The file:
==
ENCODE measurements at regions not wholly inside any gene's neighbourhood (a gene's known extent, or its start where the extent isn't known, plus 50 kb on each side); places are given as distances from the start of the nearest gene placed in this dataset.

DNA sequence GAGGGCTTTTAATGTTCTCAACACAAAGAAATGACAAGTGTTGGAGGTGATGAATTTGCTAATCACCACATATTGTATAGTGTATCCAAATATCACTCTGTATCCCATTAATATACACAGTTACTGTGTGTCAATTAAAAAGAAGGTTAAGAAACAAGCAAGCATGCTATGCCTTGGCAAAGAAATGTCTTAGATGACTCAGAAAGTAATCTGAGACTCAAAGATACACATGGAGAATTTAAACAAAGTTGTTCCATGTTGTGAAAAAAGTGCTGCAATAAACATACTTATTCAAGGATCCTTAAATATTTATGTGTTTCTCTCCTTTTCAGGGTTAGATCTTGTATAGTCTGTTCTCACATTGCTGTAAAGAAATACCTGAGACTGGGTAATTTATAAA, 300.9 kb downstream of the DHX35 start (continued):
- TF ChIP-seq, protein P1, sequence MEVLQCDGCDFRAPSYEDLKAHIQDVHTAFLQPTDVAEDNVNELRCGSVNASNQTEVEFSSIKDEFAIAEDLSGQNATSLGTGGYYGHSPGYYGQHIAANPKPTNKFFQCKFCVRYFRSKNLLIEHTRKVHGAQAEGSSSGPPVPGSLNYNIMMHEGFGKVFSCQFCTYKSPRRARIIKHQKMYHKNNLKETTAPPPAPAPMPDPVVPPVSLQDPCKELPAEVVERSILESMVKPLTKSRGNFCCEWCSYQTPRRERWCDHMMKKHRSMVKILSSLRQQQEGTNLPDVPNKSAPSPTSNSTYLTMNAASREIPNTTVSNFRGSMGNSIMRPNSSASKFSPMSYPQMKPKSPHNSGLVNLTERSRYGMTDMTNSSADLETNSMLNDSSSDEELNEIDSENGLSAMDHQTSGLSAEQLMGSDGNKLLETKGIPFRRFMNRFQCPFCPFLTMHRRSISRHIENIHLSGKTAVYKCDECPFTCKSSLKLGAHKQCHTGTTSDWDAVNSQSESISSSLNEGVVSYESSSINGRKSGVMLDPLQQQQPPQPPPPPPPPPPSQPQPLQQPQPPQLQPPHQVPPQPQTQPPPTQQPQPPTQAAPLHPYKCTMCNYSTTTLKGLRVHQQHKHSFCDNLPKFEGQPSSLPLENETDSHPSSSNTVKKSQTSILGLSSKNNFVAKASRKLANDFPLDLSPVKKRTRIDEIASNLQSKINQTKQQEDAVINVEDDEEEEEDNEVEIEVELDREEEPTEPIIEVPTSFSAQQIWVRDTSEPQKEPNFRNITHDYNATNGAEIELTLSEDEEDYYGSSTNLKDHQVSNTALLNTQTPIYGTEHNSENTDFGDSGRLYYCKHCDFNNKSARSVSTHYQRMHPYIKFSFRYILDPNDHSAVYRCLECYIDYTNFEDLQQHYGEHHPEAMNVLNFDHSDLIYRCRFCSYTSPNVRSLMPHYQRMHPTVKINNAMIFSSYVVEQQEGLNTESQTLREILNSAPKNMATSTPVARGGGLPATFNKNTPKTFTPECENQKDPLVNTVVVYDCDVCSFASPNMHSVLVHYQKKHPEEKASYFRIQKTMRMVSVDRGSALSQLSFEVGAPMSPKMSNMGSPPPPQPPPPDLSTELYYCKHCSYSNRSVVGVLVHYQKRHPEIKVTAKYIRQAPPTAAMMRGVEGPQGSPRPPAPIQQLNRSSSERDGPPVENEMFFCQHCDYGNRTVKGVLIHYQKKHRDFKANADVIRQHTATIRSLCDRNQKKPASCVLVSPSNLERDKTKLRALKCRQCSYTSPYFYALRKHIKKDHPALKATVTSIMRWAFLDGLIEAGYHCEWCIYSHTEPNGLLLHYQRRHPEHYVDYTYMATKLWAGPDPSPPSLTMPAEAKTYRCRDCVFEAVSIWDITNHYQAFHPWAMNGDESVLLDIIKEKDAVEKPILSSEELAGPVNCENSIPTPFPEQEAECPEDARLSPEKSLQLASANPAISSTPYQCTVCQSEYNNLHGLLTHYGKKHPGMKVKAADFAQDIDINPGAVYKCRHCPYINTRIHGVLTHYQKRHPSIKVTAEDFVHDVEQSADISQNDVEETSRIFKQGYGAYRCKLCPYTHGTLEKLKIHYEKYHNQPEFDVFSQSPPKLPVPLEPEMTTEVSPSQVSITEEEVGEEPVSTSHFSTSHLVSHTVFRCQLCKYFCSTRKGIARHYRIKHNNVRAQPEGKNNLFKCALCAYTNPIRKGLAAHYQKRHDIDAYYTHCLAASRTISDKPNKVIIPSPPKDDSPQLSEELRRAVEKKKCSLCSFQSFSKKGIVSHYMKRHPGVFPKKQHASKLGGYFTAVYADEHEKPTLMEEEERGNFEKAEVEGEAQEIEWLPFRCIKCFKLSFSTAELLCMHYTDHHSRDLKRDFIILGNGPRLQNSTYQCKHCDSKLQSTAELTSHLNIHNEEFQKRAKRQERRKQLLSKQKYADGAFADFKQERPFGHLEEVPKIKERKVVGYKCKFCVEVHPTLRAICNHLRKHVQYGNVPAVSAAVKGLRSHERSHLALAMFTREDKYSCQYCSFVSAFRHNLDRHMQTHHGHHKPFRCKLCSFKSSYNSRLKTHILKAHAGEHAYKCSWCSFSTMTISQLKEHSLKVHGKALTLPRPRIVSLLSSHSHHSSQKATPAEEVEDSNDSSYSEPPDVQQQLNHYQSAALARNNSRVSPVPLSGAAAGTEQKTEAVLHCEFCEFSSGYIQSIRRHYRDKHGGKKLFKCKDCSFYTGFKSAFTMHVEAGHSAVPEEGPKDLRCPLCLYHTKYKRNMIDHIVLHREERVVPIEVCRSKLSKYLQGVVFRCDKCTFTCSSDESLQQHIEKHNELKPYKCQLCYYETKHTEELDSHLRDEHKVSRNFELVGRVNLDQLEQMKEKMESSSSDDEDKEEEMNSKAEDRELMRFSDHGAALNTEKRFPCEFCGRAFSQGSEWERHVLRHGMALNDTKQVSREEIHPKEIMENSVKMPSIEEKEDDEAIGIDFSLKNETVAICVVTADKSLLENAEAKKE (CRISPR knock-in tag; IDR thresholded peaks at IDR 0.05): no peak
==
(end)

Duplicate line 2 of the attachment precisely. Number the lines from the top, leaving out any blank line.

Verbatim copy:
DNA sequence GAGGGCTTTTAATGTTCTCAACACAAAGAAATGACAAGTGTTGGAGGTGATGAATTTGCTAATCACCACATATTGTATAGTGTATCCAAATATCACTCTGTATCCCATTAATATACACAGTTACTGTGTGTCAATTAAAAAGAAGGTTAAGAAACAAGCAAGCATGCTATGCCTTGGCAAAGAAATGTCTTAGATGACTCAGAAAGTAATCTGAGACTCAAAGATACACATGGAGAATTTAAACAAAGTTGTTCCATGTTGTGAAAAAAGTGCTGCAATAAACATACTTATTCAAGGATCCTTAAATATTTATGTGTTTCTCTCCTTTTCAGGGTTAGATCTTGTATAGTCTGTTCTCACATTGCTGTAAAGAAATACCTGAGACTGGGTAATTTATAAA, 300.9 kb downstream of the DHX35 start (continued):